Renowned Tap Dancer Maurice Hines Dies at 80 | Playbill

Obituaries Renowned Tap Dancer Maurice Hines Dies at 80

Mr. Hines passed away peacefully December 29 at the Actors Fund Home.

Broadway actor, dancer, and choreographer Maurice Hines passed away December 29 at the Actors Fund Home (in Englewood, New Jersey) due to natural causes, according to The Hollywood Reporter. Mr. Hines was 80 years old. 

Mr. Hines was born in Harlem, and made his Broadway debut in 1954 in The Girl in the Pink Tights. He would then go on to perform in several Broadway productions, including Eubie!Sophisticated LadiesBring Back Birdie, and Uptown...It's Hot! The latter, which Mr. Hines also conceived, directed, and choreographed, earned him a Tony nomination for Best Actor in a Musical. Mr. Hines also created, directed, and choreographed Hot Feet on Broadway in 2006. 

Mr. Hines and his brother, Gregory Hines, each studied tap growing up, and began performing as a duo around age six. The pair performed together in The Girl in Pink Tights, while also playing regular shows at New York's Apollo Theater. Together, they came to be known as the Hines Brothers, the Hines, and later, Hines & Dad, when their father (Maurice Hines Sr.) joined the act in 1963.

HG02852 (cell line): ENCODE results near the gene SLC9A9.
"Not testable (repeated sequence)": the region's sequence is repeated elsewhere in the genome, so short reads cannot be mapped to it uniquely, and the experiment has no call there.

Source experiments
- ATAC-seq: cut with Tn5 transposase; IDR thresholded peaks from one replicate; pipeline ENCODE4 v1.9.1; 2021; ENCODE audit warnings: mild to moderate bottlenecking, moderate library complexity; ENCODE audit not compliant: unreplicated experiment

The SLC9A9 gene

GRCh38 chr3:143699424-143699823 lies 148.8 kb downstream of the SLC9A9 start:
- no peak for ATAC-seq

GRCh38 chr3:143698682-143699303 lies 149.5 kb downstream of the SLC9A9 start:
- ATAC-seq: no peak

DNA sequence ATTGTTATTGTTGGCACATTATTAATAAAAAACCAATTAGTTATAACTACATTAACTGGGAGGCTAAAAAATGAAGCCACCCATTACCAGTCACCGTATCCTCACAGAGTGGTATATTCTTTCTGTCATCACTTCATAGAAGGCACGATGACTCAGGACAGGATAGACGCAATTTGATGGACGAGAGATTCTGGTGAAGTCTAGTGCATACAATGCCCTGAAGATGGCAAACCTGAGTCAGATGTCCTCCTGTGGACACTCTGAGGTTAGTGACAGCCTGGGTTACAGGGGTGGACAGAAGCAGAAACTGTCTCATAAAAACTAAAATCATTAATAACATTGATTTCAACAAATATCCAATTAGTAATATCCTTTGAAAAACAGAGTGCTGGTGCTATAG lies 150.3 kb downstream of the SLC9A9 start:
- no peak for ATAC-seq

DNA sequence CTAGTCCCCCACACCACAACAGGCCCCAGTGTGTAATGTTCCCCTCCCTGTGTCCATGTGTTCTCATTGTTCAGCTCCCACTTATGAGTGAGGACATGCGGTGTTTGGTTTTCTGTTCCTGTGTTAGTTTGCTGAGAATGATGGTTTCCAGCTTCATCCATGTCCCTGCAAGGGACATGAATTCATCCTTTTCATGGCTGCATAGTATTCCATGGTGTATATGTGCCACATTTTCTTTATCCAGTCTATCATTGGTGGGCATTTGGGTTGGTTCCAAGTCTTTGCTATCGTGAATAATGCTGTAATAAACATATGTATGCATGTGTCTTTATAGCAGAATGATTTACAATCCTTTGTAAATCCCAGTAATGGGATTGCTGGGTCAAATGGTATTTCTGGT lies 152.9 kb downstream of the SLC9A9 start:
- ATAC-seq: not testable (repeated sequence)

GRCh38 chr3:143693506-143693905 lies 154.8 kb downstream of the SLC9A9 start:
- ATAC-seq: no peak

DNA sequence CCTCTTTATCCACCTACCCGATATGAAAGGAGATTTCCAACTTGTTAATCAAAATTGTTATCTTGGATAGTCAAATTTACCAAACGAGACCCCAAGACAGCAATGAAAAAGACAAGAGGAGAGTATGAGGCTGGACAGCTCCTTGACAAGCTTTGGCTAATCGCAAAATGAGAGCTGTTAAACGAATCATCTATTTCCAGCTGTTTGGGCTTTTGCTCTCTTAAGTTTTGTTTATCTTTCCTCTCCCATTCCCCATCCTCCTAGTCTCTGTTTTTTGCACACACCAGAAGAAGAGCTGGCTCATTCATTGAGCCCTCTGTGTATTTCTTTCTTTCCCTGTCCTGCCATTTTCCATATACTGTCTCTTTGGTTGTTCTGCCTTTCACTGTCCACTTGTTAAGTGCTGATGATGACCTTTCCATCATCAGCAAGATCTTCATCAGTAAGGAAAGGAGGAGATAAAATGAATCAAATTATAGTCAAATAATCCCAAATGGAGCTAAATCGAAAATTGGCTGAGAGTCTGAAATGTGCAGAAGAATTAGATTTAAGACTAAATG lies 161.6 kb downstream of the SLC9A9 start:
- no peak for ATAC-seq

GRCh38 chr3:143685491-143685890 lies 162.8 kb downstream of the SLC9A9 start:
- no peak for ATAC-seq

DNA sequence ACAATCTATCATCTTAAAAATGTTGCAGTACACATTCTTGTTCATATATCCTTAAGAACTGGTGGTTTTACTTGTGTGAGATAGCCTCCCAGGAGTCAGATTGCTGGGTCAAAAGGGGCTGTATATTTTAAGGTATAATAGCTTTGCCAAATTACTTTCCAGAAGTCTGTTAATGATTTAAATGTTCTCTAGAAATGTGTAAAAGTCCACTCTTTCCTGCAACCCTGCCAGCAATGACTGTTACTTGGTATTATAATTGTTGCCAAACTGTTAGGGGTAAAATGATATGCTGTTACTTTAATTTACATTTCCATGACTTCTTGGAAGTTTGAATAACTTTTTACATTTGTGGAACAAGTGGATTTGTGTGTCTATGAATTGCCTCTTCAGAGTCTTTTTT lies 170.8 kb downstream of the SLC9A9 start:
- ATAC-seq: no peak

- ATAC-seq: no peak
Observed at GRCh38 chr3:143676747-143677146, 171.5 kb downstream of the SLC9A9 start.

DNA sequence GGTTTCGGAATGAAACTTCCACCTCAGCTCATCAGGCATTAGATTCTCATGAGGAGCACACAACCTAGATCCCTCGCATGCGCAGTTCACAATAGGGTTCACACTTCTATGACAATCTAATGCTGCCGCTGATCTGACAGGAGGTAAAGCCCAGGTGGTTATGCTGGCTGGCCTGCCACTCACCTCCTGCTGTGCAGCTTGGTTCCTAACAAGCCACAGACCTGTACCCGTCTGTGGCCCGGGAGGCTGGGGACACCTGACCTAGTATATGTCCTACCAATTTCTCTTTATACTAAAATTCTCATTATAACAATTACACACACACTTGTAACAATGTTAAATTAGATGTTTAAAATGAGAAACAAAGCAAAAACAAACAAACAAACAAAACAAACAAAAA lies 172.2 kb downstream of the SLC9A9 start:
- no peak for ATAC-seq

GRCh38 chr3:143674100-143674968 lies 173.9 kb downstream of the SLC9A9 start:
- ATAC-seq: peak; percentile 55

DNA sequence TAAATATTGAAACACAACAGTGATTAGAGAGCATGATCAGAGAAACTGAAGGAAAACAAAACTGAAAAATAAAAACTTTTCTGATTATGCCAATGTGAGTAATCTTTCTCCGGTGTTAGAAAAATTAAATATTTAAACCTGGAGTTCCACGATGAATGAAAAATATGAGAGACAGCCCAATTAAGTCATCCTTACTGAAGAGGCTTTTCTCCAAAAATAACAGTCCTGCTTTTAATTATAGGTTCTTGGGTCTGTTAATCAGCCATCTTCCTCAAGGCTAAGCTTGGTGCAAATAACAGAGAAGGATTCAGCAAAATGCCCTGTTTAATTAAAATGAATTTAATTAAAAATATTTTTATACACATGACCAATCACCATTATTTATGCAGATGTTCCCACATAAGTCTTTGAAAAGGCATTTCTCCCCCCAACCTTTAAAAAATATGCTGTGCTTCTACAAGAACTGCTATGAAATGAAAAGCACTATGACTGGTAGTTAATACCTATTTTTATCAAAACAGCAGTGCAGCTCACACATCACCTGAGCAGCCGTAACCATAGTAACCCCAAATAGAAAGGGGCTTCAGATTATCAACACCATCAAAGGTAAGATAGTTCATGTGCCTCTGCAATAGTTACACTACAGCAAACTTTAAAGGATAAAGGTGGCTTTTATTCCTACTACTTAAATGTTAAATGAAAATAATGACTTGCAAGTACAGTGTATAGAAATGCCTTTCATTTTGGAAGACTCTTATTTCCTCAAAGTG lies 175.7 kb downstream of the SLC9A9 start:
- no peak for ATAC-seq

Mr. Hines' additional stage credits include playing Nathan Detroit in the 2001 national tour of Guys and Dolls, where he performed alongside Debbie Allen, Leslie Uggams, and Richard Roundtree. Allen shared a heartfelt tribute to Mr. Hines in the Instagram post below. 

Gregory passed away in 2003 and Maurice Hines Sr. died in 2010, but Mr. Hines continued his family’s legacy. As a dancer, Mr. Hines mounted several solo performances, including a 2013 tribute to Gregory titled Tappin' Thru Life: An Evening With Maurice Hines. The tribute played in Boston, at New York's 54 Below, and at Washington D.C.'s Arena Stage for a six-week run.

As an actor, Mr. Hines also played a leading role in Francis Ford Coppola's The Cotton Club in 1984. Together, he and Gregory played a tap-dancing duo called the Williams Brothers. In 2022, John Carluccio's Maurice Hines: Bring Them Back, a documentary about Mr. Hines' life and career, was released. 

Charles Randolph-Wright, the executive producer of the documentary, shared a tribute on Facebook: “I was 21 and new to NYC when I met the legendary Maurice Hines. I couldn’t believe that he was even talking to me—THE Maurice Hines. He immediately became a mentor to me and so many others. He gave us permission to dance with zero boundaries, and to live our lives the same way. He was my big brother who had an unfaltering belief in my work, and kept me going when I wanted to give up…This world will never be the same without him. His unbelievable dance of life will never, ever end. Thank you Maurice for loving us so very much.”

Mr. Hines is survived by his nephew Zach and his niece Daria. 

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